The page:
Traci will soon contract the dreaded ‘latch-key’ disease, become involved with drugs and sex at an early age and will end up homeless and miserable as an adult. Johnny, on the other hand, will likely finish college and lead a happy, healthy, ‘normal’ life with a house in the suburbs, a loving wife, a dog, and 2.2 children. This scenario fits the perception of many regarding working mothers and the resulting effects on the family. The evidence, however, refutes this erroneous assumption. Although it does seem true that working mothers cannot have it all, that does not necessarily prevent them from having much and should not be used as an argument to make working mothers feel guilty about the need to work.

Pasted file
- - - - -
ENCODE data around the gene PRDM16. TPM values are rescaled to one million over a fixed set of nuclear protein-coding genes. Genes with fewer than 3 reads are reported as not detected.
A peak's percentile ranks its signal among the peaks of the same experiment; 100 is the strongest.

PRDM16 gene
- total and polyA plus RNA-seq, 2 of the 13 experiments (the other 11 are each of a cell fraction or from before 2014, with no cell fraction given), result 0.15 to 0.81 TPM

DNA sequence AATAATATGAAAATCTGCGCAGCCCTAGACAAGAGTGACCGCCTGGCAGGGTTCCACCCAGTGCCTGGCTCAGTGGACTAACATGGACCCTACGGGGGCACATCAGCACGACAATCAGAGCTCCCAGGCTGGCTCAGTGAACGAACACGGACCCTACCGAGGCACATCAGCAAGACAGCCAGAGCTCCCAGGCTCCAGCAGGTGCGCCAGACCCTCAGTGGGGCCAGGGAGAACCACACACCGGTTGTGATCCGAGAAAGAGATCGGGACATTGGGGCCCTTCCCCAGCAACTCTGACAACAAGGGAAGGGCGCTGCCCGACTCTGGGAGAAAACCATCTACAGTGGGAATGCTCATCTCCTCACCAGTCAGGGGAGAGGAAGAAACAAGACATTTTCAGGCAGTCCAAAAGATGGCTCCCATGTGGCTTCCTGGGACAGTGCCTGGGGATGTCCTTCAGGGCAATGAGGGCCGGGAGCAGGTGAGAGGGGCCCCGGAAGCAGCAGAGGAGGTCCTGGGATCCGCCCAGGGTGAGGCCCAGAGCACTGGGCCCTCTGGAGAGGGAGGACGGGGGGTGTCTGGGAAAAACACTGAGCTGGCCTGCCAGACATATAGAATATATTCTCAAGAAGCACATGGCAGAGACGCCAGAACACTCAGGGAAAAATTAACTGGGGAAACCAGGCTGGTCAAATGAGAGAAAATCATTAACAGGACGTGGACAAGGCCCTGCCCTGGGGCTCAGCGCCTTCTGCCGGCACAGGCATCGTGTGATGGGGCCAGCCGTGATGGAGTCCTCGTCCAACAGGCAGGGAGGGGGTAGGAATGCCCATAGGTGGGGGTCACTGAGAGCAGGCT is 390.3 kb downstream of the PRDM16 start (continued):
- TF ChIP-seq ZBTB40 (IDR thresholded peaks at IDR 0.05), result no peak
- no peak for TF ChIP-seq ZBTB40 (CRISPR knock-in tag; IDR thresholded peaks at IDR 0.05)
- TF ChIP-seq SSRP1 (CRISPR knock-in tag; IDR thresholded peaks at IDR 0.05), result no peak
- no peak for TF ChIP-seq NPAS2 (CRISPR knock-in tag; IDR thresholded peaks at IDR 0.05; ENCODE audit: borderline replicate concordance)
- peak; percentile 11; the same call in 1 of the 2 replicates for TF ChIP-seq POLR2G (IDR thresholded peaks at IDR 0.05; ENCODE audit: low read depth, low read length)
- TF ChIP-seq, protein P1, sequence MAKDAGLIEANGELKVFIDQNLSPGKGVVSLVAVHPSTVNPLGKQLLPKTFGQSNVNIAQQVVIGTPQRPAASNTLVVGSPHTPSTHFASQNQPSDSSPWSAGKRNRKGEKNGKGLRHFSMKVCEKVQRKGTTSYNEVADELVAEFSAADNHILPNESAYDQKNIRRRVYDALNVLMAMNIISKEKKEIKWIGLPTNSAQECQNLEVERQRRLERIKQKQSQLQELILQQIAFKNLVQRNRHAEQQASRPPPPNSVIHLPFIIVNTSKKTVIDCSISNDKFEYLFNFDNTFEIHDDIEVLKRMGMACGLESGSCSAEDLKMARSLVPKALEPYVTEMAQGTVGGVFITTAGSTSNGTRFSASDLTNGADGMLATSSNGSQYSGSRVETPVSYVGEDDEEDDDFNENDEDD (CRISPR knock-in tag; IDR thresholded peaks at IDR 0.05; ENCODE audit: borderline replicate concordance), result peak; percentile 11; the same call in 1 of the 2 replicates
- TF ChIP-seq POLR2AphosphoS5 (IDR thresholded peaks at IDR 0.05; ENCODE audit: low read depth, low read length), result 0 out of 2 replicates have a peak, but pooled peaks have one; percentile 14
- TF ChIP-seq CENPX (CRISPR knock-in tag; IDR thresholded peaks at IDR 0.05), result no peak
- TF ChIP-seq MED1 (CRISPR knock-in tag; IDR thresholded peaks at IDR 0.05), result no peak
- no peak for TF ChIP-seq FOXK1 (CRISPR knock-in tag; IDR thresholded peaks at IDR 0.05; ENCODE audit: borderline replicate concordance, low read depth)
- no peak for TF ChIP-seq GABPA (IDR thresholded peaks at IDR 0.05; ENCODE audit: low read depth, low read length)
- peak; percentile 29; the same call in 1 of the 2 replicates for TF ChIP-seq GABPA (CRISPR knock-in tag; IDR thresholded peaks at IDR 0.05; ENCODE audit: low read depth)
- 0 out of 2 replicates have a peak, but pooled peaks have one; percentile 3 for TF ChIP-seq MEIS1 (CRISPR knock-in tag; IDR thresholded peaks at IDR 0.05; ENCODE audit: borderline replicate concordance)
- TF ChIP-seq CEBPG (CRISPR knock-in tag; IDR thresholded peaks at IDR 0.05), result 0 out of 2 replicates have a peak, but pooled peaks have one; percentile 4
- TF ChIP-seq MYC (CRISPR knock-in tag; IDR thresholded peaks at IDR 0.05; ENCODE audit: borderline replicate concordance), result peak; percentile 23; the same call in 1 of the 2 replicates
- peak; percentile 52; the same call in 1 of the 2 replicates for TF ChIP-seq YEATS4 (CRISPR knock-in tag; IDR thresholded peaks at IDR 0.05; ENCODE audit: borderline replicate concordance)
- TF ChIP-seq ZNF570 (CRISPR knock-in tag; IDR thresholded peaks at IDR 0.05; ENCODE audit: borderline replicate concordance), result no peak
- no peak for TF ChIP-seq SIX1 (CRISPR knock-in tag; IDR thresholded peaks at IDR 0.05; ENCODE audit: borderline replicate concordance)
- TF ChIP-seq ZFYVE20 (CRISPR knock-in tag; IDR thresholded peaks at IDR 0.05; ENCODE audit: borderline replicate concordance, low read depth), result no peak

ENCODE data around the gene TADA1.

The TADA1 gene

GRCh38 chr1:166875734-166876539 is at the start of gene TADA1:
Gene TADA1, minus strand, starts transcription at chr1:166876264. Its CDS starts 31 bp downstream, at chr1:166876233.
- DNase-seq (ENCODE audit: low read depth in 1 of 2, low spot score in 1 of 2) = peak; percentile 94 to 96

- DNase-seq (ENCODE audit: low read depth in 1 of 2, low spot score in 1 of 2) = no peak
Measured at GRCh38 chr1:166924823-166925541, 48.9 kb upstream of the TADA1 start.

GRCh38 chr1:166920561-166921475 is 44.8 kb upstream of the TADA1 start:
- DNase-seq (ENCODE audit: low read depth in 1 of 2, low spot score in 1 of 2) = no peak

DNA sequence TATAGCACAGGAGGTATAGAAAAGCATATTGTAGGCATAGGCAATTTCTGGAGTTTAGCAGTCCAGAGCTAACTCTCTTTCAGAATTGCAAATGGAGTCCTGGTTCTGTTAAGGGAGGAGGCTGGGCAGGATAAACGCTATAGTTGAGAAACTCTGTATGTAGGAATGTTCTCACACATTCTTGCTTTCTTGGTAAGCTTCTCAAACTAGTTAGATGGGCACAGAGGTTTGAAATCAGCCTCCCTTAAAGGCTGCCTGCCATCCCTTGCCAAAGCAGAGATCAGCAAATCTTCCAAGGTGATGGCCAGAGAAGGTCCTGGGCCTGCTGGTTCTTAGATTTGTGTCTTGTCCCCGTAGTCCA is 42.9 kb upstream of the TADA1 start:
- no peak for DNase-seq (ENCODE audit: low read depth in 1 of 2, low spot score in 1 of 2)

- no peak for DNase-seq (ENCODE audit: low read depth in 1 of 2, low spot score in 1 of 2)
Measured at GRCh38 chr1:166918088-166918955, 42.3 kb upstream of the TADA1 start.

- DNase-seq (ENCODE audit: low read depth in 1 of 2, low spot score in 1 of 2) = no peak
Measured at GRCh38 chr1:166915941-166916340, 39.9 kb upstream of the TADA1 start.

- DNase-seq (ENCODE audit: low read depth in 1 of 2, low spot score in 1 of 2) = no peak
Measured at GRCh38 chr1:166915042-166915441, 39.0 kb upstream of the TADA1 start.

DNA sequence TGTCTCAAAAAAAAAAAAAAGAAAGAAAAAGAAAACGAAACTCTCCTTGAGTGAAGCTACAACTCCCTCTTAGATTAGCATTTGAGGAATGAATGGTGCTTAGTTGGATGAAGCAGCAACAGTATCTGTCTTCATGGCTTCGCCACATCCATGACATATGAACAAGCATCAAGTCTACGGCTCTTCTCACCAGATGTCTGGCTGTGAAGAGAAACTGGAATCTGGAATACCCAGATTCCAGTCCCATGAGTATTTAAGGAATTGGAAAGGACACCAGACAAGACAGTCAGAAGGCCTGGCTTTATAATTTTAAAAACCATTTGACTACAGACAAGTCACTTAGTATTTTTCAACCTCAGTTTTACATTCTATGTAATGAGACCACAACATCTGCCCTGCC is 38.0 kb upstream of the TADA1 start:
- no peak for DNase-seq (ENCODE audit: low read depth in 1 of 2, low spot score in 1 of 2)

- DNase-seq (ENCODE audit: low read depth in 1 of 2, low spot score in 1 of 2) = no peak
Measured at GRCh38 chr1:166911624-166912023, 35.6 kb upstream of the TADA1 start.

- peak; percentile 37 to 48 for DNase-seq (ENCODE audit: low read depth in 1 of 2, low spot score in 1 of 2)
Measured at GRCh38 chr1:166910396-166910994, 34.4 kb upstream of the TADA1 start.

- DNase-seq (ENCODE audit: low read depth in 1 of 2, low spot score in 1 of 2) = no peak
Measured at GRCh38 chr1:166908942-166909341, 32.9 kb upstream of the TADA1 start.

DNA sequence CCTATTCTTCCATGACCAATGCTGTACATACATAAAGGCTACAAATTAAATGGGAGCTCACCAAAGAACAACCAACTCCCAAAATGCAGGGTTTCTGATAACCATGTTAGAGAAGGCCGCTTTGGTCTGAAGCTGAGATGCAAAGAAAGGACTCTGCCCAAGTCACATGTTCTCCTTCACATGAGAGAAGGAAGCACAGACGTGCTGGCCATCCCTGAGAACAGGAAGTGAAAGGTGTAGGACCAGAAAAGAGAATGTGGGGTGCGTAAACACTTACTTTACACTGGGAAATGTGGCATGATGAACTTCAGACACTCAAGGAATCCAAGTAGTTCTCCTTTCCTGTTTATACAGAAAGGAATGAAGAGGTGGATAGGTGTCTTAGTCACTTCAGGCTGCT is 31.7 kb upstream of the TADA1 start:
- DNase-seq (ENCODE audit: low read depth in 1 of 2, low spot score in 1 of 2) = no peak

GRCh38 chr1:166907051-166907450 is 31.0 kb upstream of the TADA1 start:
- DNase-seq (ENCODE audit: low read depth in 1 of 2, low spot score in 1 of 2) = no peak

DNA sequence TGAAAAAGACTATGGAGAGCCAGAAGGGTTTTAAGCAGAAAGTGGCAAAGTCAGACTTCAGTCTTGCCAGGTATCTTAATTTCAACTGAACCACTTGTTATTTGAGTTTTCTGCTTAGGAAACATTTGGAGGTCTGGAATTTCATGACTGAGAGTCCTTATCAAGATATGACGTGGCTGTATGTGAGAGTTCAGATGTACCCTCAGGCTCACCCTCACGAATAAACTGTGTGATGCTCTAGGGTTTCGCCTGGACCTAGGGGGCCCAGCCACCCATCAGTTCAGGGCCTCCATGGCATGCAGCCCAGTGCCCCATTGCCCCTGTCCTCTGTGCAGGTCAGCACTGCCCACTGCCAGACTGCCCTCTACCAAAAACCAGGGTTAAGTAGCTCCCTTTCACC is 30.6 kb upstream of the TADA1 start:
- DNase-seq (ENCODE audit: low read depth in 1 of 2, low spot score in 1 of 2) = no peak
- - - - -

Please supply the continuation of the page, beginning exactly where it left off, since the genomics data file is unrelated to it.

According to the myth, the chaos of juggling a career and a family provides unique, otherwise unattainable training and inspiration to become a better career woman and a better mother at one and the same time. This idea is refuted not only by common sense – how can the stress and worry of a high-powered career possibly help a mother also deal with the stress and worry of the family – but by statistics reported in the Harvard Business Review article entitled “Corporate Women and the Myth of Having it All” (2002). According to this article, fully half of all ultra-achieving career women (defined as those who earn more than $100,000 per year) who are above the age of 41 remain childless as compared to the 19 percent of men in the same position (over age 41 in ultra-achieving careers). This is perhaps explained by the disparity among their spouses. While most highly successful men are reported in this article to be married to women with lower career goals, most career women are married to men who have equal or greater career goals. .Finally, the article also indicates that almost 90 percent of high-achieving women feel it is possible, safe and preferable to become pregnant well into their 40s.